There are numerous benefits for beneficiaries of a marital trust, including asset allocation and tax benefits. An estate planning attorney will be able to determine if they’re the right fit for you, according to a recent article titled “Guide to Marital Trusts” from Forbes.
A marital trust is an irrevocable trust used to transfer a deceased spouse’s assets to the surviving spouse without creating any tax liabilities. Placing the assets in the irrevocable trust also protects assets from creditors and future spouses. When the surviving spouse dies, the assets in the trust are outside of their estate, which means their estate taxes will be lower.
Three parties are involved in creating, managing and distributing a marital trust:
- Grantor: the person establishing the trust.
- Trustee: the person managing the trust and the assets it contains.
- Beneficiary: the person or persons to receive assets in the trust as per directions of the trust.
For a marital trust, the term “principal” is used to refer to assets placed in the trust when it’s established. These may be investment accounts used to generate income for the beneficiary. Real property, retirement accounts and investment accounts may also be placed inside the trust.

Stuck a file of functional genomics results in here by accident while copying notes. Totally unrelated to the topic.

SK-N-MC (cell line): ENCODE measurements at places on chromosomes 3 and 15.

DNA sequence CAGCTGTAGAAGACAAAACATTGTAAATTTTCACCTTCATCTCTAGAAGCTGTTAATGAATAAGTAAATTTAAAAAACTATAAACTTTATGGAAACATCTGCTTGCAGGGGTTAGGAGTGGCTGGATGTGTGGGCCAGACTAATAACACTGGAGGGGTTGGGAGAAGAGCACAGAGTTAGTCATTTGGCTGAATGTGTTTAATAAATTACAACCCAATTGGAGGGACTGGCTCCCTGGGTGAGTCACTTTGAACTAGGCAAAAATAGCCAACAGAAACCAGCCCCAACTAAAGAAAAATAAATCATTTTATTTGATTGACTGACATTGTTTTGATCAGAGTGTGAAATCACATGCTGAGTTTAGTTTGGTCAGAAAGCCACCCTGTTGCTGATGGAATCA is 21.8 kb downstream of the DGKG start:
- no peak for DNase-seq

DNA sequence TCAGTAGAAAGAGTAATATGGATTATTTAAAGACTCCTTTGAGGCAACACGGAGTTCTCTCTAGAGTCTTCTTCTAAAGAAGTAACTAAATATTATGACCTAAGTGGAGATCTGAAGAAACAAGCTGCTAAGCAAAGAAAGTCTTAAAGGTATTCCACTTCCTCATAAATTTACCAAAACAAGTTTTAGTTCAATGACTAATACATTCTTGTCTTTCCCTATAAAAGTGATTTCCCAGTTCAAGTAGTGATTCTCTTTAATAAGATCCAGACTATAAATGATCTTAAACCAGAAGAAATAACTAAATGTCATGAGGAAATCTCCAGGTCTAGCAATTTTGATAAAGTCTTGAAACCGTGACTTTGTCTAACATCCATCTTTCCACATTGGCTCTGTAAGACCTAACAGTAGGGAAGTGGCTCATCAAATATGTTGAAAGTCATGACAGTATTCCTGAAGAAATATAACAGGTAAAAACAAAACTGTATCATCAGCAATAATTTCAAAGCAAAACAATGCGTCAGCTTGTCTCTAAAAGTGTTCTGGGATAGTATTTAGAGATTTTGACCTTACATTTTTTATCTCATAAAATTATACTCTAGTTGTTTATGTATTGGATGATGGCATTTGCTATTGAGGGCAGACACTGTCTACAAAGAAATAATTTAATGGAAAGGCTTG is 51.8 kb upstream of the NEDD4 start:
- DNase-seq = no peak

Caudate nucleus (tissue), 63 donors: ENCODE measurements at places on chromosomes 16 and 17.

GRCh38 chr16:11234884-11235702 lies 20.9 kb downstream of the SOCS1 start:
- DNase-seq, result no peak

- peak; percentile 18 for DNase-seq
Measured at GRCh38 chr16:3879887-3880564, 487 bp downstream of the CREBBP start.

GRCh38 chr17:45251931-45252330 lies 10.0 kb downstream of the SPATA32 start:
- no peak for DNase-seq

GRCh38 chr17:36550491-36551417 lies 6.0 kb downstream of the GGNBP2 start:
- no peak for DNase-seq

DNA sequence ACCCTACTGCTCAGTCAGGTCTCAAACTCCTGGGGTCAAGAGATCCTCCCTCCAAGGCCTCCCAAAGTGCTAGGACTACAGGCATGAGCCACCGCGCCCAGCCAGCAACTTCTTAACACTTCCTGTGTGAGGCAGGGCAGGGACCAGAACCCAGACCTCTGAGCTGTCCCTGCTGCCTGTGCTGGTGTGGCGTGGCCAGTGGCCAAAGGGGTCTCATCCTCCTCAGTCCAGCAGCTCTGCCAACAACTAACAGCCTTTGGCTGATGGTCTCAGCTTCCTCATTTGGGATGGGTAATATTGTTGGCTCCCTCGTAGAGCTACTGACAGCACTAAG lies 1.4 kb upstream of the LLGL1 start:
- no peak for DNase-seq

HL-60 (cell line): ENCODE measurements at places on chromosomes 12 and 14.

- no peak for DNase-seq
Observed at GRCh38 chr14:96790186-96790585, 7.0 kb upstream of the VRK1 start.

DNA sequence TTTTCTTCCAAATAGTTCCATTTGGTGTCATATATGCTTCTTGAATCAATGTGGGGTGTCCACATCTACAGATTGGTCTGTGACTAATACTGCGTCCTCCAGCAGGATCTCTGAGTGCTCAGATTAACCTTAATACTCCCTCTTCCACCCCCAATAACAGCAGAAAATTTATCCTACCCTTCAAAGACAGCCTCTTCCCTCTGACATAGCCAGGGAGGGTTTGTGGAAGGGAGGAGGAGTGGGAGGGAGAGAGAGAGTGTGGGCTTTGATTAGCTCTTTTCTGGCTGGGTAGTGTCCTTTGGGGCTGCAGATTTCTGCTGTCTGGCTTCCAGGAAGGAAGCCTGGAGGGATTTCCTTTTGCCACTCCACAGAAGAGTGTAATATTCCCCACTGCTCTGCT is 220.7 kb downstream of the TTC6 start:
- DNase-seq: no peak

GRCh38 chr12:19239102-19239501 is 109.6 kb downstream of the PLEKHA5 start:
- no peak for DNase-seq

A marital trust doubles a couple’s estate tax exemption limit. Estate tax is the federal tax paid on someone’s estate after they die. The federal estate tax exemption is high now, but it won’t always be this high. Therefore, planning for coming years should be done now.
In 2022, the estate tax exemption is $12.06 million. Using a marital trust would increase the exemption to $24.12 million, potentially shielding $24 million of a couple’s net worth.
Let’s say a grantor passes $5 million to a surviving spouse through a marital trust. The surviving spouse will be able to pass an additional $19 million to the couple’s children through the same trust, tax free, because of the marital trust. However, this tax move must be made now before the per spouse exemption drops to roughly $6 million automatically on January 1, 2026.
A trust also can provide income to the surviving spouse, tax free. The grantor may set a limit on how much can be withdrawn from the trust, something the couple and their estate planning attorney should discuss when the trust is created. When the surviving spouse passes, the trust is passed on to whomever the first spouse’s will says should get the trust—only a surviving spouse may be the beneficiary of a marital trust.
Why should anyone consider a marital trust? This is a way to ensure individuals outside of the immediate family don’t have access to the family’s wealth.
There are other spousal trusts, including Qualified Terminable Interest Property Trusts (QTIP), bypass trusts and Spousal Lifetime Access Trusts (SLAT). The latter may be a very tax-savvy move right now because it uses your full, current estate tax exemption without “claw-back” when the exemption amount is reduced. Ask you estate planning attorney about this. He or she will help you determine which one is best suited to you and your spouse.
Reference: Forbes (July 10, 2022) “Guide to Marital Trusts”
Suggested Key Terms: Marital Trust, Qualified Terminable Interest Property Trust, QTIP, Bypass, Spousal Lifetime Access Trusts, SLAT, Exemption, Grantor, Surviving Spouse, Beneficiary, Estate Planning Attorney